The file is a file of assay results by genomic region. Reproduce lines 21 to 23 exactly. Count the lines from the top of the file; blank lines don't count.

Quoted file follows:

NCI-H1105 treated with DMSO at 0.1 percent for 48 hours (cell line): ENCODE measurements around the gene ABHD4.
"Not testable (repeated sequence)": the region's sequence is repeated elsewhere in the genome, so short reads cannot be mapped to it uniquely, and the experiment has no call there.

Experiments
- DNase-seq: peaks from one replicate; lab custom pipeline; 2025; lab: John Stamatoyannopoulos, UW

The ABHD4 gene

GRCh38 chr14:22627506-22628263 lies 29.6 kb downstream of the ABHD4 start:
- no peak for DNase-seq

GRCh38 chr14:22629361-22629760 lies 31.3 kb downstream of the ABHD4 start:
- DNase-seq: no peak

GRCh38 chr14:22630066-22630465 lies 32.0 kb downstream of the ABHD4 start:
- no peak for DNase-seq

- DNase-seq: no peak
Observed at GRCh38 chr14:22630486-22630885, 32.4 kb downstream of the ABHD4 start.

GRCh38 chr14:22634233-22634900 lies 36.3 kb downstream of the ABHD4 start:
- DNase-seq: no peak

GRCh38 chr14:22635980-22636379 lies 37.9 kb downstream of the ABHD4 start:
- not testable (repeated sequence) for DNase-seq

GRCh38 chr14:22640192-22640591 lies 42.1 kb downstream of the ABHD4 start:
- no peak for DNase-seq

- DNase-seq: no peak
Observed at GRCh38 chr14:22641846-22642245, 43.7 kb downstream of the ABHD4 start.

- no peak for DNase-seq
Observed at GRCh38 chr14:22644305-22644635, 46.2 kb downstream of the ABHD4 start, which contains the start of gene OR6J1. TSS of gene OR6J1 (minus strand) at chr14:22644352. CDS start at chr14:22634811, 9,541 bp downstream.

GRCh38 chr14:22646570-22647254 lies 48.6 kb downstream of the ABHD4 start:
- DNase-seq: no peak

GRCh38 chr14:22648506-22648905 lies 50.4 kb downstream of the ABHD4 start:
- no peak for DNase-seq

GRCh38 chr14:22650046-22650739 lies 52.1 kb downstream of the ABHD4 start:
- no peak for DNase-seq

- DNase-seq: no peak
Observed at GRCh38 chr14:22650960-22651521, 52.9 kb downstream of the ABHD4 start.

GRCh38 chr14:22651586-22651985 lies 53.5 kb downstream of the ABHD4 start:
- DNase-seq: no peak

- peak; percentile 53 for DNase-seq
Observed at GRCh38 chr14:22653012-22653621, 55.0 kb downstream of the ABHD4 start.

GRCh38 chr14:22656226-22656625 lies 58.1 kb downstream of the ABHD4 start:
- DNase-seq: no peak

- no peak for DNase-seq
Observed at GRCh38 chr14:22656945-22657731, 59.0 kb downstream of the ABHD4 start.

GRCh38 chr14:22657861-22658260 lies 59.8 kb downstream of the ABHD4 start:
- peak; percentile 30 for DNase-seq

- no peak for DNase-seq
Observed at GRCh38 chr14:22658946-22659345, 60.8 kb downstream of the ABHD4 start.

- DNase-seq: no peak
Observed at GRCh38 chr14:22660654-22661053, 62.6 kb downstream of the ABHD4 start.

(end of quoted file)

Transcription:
Observed at GRCh38 chr14:22641846-22642245, 43.7 kb downstream of the ABHD4 start.

- no peak for DNase-seq
Observed at GRCh38 chr14:22644305-22644635, 46.2 kb downstream of the ABHD4 start, which contains the start of gene OR6J1. TSS of gene OR6J1 (minus strand) at chr14:22644352. CDS start at chr14:22634811, 9,541 bp downstream.